Dr Tony Strike is Director of Strategy and Planning at the University of Sheffield
The semantic differences between quality and excellence are about to be strained.
The TEF rules for year two have been published. A revised operating model for quality assessment was published by HEFCE in March 2016 and the Annual Provider Review (APR) was also invented. It will replace the six-yearly QAA HE review visits. The sector does not yet know the relationship between this and the Teaching Excellence Framework (TEF).
On first blush they look parallel and duplicative, but are they really the same? Perhaps they are the same answer to different questions. There can have been no intention that the APR should be duplicative of the TEF, of course, but that may just happen to be the result of the parallel evolution of each.
The TEF and the APR will both produce a rating, both ratings will be published on the higher education register of providers, both will have panels, both will rely on benchmark data to make judgements. HEFCE say they intend to use the same core student metrics for APR as those to be used for the TEF. Baseline quality as measured by the APR is to become a condition of TEF participation to then show excellence.
Any recognition of similarity has failed to produce a single proposal, so higher education providers have to hope the timetables, language and outcomes will cohere rather than confuse. The APR will be undertaken by HEFCE in England, who will also deliver the TEF, and by DfE in Northern Ireland.
There are at least some differences between APR and the TEF. HEFCE will undertake an APR for all providers they fund whereas TEF is something which providers can choose to participate in. There is a provider statement to contextualise the TEF data but this is not sought for the APR.
Ask how, with such similarities, the TEF and the APR can be separately sustained and the answer comes back in one of three forms. Firstly, that one is a quality assurance process and the other is concerned with measuring excellence (i.e. they measure different things). Secondly, that the APR will measure baseline quality and the TEF will measure excellence on top (i.e. they will measure the same thing at different levels). Or thirdly, the TEF is narrower in scope because unlike the APR it will only focus on teaching quality (i.e. one of a partial version of the other).
This interesting search for narrative difference is clearly exercising the minds of the designers in DfE and HEFCE. The explanation takes up eleven paragraphs of the TEF2 specification. The genesis of both TEF and APR was not the same and they have fallen into different parts of HEFCE to deliver. Similarity in the data and ratings suggests the most likely explanation is they will largely measure the same thing at different levels. Intuitively we know this is likely; quality assurance is a route to excellence just as the APR will be a route into the TEF. If excellence is the state of possessing good qualities to an eminent degree, then APR and TEF are going to be inseparable.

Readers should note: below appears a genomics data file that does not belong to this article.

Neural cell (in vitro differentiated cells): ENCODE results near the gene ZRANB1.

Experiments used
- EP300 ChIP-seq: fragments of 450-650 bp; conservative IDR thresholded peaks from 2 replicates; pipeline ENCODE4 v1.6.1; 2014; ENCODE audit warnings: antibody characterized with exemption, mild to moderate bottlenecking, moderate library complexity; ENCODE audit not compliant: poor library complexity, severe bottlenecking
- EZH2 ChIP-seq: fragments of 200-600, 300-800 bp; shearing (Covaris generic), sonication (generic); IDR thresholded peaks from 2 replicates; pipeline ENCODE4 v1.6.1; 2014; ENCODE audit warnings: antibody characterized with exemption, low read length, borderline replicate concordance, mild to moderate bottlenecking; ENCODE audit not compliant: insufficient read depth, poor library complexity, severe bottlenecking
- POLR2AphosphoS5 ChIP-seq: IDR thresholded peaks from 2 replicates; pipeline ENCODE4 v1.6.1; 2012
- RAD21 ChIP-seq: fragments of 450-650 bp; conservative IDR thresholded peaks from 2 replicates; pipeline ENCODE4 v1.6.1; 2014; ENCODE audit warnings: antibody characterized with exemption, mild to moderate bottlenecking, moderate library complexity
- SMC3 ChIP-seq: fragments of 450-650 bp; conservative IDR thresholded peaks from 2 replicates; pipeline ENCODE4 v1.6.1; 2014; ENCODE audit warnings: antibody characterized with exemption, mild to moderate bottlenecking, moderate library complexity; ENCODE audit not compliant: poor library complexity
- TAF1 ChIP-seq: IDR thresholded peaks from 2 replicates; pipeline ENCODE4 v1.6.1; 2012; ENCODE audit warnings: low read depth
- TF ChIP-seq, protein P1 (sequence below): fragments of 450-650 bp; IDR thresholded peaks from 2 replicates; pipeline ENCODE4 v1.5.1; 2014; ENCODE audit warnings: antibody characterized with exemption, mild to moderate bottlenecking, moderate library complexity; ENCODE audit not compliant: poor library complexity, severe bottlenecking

We are told the APR will have three positive outcomes (‘Meets Requirements’, ‘Meets requirements with conditions’ and ‘Pending’) and the TEF co-incidentally will also have three ratings which were to be ‘Meets Expectations’, ‘Excellent’ or ‘Outstanding’. This invited too many questions about whether TEF ‘Meets Expectations’ was the same as the APR ‘Meets Requirements’? Could a positive result from APR make the TEF ‘Meets Expectations’ automatic or does the TEF re-name its bottom award to make it clearer that it would be an achievement above the APR baseline? To avoid that complexity the technical note has re-named the TEF outcomes as a medals table; Gold, Silver and Bronze.
Even if is left to others to debate whether the data used in the TEF or APR or medals are the right way to improve teaching and raise standards, or even whether students seek this metrification of their experience, the two measuring devices will still need to be calibrated.
HEFCE plan to publish detailed guidance on the QA requirements soon. It now appears too late to persuade decision makers that these processes should be combined. Given how closely they intersect it is inevitable we will be cross reading to spot the similarities and differences when the QA guidance comes out. Maybe quality and excellence are not the same; perhaps they are independent. The detailed proposals for APR may be one way of attempting to find out.